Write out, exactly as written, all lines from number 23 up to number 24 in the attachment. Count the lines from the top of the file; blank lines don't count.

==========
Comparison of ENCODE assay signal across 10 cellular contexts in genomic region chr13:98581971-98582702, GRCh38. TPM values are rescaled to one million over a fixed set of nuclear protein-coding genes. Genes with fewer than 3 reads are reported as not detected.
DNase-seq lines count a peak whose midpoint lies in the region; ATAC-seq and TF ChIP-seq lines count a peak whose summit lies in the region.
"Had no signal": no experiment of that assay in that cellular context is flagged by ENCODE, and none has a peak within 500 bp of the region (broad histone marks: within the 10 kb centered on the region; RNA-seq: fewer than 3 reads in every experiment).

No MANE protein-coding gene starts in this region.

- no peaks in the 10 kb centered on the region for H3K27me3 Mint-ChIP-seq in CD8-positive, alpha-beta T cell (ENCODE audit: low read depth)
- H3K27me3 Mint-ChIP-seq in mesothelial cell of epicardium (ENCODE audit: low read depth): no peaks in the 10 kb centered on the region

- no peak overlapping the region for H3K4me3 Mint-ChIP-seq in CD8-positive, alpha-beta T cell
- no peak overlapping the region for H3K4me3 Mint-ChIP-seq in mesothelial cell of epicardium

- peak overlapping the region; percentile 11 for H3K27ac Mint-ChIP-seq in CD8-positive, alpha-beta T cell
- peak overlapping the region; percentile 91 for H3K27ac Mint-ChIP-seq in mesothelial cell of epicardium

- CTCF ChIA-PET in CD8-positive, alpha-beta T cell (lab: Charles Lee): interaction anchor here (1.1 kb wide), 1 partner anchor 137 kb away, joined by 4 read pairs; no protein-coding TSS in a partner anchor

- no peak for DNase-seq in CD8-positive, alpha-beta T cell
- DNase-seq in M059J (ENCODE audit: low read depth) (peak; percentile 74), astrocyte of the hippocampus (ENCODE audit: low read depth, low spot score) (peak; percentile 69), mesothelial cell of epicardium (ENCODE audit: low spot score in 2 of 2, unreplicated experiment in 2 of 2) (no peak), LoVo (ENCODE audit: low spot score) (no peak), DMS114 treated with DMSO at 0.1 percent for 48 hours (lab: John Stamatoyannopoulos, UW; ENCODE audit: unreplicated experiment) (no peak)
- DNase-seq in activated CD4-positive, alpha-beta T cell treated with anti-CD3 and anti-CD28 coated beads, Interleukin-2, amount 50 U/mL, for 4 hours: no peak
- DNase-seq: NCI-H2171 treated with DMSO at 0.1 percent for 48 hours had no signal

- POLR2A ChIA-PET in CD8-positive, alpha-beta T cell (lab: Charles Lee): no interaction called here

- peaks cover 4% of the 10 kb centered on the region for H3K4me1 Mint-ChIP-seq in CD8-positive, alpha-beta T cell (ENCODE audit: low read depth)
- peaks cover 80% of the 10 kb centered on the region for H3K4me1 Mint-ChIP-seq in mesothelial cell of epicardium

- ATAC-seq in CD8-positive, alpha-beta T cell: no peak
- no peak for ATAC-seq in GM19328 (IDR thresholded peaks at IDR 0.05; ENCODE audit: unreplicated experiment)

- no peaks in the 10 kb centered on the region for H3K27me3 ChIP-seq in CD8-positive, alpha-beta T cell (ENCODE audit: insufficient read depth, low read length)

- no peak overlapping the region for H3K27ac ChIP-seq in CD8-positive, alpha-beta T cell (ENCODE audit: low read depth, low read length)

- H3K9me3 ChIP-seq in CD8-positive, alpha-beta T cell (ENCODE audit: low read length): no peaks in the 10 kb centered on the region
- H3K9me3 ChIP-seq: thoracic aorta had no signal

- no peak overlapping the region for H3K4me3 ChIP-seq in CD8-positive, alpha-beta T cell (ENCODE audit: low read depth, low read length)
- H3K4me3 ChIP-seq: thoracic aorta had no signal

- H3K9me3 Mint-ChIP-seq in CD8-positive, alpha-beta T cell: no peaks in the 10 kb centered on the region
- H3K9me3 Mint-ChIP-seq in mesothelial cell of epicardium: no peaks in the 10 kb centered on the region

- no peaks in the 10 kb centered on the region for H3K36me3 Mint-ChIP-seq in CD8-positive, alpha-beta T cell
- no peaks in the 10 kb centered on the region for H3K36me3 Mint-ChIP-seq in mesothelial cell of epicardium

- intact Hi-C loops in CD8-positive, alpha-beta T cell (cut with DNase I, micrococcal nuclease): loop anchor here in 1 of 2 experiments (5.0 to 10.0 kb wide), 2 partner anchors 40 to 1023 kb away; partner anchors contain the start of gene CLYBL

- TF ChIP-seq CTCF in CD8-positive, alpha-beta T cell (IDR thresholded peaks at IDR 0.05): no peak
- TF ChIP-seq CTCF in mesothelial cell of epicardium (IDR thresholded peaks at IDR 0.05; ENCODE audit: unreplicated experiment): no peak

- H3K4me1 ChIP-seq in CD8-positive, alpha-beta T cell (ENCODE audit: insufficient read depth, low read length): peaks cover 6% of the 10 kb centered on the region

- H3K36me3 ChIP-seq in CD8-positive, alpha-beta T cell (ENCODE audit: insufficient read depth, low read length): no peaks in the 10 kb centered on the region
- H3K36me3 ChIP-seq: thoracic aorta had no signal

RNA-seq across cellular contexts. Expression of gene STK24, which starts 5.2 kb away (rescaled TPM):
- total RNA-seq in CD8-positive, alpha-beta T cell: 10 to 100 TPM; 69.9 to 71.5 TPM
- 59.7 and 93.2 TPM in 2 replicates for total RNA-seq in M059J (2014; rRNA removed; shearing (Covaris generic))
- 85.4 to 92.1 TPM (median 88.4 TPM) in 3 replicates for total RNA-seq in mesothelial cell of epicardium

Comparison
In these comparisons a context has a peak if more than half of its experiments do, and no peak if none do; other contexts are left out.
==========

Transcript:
- H3K9me3 ChIP-seq in CD8-positive, alpha-beta T cell (ENCODE audit: low read length): no peaks in the 10 kb centered on the region
- H3K9me3 ChIP-seq: thoracic aorta had no signal